New answers tagged past-participle
Going by your question, I think it's possible you've misinterpreted what Eliot was trying to say here. Your alternative would result in "Blessed is the man who has nothing to say" (let's ignore the other part of the sentence for now) which would imply that simply not having anything to say makes man blessed, which is not the point. "Having nothing to say" ...
I'd suggest you phrase it more simply: we sent 4 packages today... The 'had outbound' formulation needlessly complicates matters - and sounds overly bureaucratic.
The adjective outbound has already the form of a past participle. "Outbound" is a derivation from bind/bound/bound. We have the expression "the ship is bound for Rio" with the idea that the captain is bound to the order to head for Rio.
The actual forms are to strive, strive(s), striving, strove, & striven. When strived is used instead of an authentic form of the word, it sometimes replaces the simple past strove and other times it replaces the past participle striven. If you are going to do this to irregular verbs like strive, then you will be saying "I have been bited by the dog", ...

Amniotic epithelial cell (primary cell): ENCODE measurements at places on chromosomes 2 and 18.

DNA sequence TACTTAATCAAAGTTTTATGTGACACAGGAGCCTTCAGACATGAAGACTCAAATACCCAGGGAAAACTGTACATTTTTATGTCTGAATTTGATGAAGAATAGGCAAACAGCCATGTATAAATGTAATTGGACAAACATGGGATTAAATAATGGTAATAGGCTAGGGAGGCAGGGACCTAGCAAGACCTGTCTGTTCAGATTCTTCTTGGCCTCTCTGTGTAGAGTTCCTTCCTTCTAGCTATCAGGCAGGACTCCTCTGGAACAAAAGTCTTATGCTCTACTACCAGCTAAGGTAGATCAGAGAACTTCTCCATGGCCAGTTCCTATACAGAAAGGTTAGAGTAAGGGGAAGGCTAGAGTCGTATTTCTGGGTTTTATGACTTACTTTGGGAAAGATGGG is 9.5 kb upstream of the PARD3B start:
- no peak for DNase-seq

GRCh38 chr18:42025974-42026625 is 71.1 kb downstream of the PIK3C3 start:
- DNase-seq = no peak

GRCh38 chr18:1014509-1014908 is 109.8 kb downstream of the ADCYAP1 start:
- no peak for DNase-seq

'I have always striven to reach my goals', is correct in my opinion. I have heard 'strived' used and think that is part of the trend to regularize all the verb endings in English, forgetting the origins of the language. That would make it much easier for non-English speakers to learn. 'have striven' is pluperfect tense, whereas 'strove' is past tense.
This might not answer your question, but I think your problem arises from mixing past and present tense. So in this case, I would say: ... I always strive to achieve my goals...
I think it depends where you live. In England and Canada we use the old past tense forms like "striven" and "lit" and so forth while in the US people use "strived" and "lighted".
I'm almost 60 years old, read a lot and am well-educated. Until today, 1/21/16, I had never heard the usage 'I have striven.' I always said, read and heard 'I have strived, OR I strove.' I heard it in a radio ad today. I'm amazed to learn striven has primary usage, and for a much longer period of time (see chart on These Google Ngrams).
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